As difficult as it may be to prepare and use the instrument for experiments, seeing what molecules look like is just the start. Then the images must be analyzed and interpreted. In other words, how do the characteristics of the image correlate with the chemical properties of the molecules?

Working with theorists from CFN and universities in Spain and Switzerland, Zahl posed this same question for hydrogen bonded networks of trimesic acid molecules (TMAs) on a copper surface. Zahl began to imagine these porous networks, made up of carbon, hydrogen and oxygen, a few years ago. He was interested in their potential to confine atoms or molecules capable of harboring electron spin states for applications in quantum information science (QIS). However, with experience and basic simulations alone, he could not explain their basic structure in detail.

“I suspected that the strong polarity (charge regions) of the TMA molecules was causing what I was seeing in the AFM images”, Zahl said. “But I needed more precise calculations to be sure.”

In AFM, the total force between the tip of the probe and the molecule is measured. However, for an accurate match between experiment and simulation, each individual force in play must be taken into account. Basic models can simulate short-range forces for simple nonpolar molecules, where electric charges are evenly distributed. But for chemically rich structures found in polar molecules like trimesic acid, electrostatic forces (arising from the distribution of electronic charges within the molecule) and van der Waals forces (attraction between molecules) must also be taken into account. To simulate these forces, scientists need the exact molecular geometry showing how atoms are positioned in three dimensions and the exact charge distributions within molecules.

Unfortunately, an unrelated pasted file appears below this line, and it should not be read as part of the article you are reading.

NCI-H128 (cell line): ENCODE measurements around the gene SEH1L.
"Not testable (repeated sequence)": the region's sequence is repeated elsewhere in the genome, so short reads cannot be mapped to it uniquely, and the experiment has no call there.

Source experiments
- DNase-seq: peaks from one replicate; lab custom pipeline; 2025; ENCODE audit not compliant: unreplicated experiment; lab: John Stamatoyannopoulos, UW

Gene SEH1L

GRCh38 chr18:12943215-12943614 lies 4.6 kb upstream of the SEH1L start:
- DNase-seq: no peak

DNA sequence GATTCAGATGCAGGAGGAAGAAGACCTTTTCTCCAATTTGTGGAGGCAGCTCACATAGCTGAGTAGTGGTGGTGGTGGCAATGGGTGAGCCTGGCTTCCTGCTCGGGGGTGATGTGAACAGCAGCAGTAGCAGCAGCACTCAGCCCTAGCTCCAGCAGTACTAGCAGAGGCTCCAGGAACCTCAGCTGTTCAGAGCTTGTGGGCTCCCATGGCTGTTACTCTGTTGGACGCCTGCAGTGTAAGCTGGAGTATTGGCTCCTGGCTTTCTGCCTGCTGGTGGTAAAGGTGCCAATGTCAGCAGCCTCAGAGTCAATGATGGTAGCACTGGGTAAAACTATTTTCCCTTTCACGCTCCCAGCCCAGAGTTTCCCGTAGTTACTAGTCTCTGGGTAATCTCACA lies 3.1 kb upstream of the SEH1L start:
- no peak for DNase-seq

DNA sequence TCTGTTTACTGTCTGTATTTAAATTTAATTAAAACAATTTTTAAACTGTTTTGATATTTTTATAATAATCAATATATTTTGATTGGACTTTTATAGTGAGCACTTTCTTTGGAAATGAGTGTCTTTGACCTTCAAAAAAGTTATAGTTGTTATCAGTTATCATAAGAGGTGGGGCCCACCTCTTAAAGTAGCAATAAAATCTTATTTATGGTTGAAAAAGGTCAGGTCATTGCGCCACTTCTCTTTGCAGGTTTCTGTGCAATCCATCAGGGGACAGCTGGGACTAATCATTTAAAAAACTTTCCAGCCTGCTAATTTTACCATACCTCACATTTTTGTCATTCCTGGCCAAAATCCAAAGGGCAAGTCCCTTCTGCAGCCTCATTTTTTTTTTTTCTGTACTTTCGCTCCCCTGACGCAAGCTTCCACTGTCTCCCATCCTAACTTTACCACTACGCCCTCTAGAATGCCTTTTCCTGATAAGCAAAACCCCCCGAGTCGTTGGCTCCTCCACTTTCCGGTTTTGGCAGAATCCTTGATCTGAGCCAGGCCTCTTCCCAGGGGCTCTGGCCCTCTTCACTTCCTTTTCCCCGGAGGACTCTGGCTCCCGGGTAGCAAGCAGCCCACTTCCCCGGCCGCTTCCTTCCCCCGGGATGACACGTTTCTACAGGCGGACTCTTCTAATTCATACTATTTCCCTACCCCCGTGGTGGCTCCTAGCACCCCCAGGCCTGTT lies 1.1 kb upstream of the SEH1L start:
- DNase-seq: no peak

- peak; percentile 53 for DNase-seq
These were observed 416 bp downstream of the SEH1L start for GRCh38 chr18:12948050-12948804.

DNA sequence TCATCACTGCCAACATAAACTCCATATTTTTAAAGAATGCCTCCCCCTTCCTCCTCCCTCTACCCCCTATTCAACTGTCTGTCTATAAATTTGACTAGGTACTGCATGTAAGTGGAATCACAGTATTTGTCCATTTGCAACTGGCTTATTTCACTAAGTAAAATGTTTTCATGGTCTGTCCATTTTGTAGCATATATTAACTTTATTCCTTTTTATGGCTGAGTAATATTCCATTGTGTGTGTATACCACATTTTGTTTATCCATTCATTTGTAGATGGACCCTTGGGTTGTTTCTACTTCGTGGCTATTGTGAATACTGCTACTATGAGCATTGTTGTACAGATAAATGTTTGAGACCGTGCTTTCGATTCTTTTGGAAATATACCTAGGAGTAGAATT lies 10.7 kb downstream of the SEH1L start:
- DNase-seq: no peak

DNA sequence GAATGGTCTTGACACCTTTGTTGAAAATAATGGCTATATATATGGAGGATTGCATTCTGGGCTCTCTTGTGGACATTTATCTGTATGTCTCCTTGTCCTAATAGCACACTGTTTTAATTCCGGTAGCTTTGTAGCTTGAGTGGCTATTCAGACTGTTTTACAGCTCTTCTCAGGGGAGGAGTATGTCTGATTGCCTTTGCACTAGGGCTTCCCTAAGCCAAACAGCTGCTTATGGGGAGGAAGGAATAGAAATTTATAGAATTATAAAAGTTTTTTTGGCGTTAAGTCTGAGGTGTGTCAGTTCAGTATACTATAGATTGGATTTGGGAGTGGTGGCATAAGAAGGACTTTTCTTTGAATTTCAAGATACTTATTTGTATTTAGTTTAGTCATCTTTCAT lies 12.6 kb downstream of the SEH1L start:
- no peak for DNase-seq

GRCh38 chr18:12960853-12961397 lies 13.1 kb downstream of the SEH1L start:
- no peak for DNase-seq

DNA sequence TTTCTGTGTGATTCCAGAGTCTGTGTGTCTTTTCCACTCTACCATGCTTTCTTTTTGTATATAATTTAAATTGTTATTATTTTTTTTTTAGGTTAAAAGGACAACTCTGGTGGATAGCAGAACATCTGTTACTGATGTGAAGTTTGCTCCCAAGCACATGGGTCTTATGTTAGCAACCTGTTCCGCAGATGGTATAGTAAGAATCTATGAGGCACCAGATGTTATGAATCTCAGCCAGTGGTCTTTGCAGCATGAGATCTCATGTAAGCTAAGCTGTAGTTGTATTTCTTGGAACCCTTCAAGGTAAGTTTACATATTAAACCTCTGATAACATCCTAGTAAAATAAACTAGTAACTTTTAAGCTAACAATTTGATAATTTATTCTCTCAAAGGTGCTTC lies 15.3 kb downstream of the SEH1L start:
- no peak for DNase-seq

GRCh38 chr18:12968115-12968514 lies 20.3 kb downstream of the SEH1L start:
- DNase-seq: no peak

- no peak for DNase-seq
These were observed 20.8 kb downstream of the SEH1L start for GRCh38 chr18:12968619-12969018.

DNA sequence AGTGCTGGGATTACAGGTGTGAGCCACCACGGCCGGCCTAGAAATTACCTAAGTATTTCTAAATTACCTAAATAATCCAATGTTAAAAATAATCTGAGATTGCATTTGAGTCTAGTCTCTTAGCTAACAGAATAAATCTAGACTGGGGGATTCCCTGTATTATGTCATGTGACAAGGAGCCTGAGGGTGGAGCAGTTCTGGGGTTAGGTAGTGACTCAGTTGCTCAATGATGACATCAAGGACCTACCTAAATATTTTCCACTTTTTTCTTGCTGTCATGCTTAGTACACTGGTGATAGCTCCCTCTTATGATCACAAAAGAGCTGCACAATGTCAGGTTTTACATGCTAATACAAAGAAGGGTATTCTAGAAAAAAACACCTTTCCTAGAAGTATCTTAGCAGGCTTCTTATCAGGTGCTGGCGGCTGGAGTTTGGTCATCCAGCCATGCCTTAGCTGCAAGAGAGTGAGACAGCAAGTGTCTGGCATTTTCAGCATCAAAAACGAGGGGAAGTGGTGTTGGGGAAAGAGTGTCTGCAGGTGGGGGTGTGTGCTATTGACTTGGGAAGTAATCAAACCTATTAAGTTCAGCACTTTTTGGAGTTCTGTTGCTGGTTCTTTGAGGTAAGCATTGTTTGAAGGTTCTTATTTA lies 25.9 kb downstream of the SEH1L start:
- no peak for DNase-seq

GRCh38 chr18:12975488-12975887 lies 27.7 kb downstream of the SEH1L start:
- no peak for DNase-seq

Using DFT calculations at the Swiss National Supercomputing Center, Aliaksandr Yakutovich structurally relaxed the ring with six TMA molecules on a copper plate containing 1,800 copper atoms. In structural relaxation, a basic geometric or structural model is optimized to find the configuration of atoms with the lowest possible energy.

Using DFT calculations at the Swiss National Supercomputing Center, Aliaksandr Yakutovich structurally relaxed the ring with six TMA molecules on a copper plate containing 1,800 copper atoms. In structural relaxation, a basic geometric or structural model is optimized to find the configuration of atoms with the lowest possible energy.